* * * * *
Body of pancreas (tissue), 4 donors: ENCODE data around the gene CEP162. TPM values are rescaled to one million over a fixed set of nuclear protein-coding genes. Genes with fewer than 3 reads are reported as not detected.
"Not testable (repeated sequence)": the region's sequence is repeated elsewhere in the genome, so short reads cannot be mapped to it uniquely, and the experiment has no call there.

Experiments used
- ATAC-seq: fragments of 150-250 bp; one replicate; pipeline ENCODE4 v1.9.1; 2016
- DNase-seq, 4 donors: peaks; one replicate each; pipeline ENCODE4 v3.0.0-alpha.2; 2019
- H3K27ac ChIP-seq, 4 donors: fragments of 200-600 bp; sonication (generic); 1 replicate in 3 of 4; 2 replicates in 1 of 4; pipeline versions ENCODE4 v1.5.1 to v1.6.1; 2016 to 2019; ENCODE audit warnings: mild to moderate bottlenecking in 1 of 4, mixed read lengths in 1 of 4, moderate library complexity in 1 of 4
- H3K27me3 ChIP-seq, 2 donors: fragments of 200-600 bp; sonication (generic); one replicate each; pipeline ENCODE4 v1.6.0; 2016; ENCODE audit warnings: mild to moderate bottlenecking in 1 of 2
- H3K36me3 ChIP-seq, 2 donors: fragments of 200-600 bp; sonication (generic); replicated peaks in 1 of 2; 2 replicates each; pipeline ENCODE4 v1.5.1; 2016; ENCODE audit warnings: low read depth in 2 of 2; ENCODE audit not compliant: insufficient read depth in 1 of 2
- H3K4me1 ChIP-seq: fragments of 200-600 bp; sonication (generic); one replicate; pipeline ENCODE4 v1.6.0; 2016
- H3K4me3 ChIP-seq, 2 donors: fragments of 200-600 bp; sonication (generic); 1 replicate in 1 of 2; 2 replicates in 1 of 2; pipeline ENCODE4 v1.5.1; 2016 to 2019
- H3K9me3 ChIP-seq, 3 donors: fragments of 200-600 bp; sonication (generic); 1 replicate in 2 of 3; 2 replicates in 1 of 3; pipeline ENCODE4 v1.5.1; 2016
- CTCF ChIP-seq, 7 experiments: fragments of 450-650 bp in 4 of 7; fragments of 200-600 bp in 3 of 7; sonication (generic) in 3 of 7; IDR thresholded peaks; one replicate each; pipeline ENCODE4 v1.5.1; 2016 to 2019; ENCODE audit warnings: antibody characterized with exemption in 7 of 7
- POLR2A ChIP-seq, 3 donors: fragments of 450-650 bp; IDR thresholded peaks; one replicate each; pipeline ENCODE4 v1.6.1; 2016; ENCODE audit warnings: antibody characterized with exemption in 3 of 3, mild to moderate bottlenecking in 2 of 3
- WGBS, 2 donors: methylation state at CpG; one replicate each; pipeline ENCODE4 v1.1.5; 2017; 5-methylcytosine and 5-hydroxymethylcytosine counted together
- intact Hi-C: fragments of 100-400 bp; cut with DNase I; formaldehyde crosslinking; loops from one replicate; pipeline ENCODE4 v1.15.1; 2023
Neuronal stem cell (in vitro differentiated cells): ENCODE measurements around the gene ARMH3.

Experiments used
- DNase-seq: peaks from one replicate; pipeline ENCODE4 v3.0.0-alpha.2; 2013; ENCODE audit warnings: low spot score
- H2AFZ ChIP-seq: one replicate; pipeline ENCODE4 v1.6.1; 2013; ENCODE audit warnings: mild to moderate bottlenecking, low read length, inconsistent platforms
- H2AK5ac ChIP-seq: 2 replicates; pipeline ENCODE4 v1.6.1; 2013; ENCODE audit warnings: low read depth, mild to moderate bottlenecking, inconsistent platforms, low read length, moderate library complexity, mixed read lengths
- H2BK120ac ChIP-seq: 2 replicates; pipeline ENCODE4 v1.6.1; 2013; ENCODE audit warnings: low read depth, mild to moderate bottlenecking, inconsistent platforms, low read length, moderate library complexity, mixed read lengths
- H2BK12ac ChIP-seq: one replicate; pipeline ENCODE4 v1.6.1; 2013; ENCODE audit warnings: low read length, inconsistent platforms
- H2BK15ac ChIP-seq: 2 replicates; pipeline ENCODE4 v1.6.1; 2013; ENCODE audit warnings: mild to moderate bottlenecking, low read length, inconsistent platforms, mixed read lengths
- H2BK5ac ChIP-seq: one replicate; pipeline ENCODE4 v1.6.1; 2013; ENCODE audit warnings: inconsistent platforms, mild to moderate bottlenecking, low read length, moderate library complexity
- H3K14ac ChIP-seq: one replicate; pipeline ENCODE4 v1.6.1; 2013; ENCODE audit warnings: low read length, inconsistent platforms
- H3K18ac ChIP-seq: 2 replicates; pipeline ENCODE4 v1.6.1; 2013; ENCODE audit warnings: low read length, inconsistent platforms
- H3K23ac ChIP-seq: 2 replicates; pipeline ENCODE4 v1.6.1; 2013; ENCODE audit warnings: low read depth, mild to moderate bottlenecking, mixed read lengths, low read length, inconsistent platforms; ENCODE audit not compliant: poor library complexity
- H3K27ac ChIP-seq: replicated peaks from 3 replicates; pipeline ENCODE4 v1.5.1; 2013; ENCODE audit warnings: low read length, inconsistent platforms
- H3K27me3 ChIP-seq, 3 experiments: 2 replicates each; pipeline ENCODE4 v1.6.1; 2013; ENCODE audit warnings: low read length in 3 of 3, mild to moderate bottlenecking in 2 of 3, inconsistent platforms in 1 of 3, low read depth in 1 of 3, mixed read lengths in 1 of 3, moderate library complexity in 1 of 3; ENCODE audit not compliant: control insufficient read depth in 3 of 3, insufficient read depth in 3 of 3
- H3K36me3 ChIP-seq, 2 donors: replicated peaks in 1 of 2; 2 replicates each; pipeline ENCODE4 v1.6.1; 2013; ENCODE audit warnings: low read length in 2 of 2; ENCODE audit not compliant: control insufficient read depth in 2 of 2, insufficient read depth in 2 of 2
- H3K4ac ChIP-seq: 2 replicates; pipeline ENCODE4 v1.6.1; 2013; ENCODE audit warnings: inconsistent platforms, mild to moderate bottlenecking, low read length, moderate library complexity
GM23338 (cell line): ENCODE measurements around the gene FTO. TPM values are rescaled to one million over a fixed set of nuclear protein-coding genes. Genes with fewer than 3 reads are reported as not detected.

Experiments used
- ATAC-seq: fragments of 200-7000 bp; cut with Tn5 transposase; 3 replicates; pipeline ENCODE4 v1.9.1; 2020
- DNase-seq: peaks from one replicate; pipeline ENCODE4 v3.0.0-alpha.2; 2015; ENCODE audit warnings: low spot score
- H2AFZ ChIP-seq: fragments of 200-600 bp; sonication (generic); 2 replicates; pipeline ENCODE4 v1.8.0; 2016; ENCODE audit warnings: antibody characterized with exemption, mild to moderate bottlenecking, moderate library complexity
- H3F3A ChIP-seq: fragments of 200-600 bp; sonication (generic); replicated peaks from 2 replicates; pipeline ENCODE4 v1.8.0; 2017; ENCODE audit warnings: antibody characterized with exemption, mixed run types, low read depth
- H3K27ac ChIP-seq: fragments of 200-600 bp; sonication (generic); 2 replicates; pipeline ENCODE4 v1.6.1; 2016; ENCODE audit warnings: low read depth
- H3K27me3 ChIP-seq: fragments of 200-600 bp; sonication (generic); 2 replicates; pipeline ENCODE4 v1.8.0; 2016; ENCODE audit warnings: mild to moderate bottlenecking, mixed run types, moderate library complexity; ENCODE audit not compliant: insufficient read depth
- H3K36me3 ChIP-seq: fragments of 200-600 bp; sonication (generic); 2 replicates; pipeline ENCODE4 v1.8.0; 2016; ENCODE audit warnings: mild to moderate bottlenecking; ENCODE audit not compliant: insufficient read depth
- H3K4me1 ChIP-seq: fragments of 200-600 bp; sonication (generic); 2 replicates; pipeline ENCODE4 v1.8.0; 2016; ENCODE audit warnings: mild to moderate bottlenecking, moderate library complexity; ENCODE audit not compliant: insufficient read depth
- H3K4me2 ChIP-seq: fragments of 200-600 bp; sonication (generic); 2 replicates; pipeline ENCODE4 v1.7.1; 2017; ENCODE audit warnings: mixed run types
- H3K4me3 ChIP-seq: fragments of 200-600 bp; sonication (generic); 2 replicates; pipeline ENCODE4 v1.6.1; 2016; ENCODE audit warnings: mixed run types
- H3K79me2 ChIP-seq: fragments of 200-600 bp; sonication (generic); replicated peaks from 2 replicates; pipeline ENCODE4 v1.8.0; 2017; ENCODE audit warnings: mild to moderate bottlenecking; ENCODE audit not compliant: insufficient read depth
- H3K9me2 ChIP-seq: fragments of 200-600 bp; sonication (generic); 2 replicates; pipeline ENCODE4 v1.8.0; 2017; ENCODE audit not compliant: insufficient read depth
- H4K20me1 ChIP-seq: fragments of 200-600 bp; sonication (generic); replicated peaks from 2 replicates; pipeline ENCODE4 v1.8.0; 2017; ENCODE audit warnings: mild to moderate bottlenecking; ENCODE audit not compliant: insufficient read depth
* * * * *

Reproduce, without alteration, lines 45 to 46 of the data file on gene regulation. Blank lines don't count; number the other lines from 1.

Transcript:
- H3K9me2 ChIP-seq: fragments of 200-600 bp; sonication (generic); 2 replicates; pipeline ENCODE4 v1.8.0; 2017; ENCODE audit not compliant: insufficient read depth
- H4K20me1 ChIP-seq: fragments of 200-600 bp; sonication (generic); replicated peaks from 2 replicates; pipeline ENCODE4 v1.8.0; 2017; ENCODE audit warnings: mild to moderate bottlenecking; ENCODE audit not compliant: insufficient read depth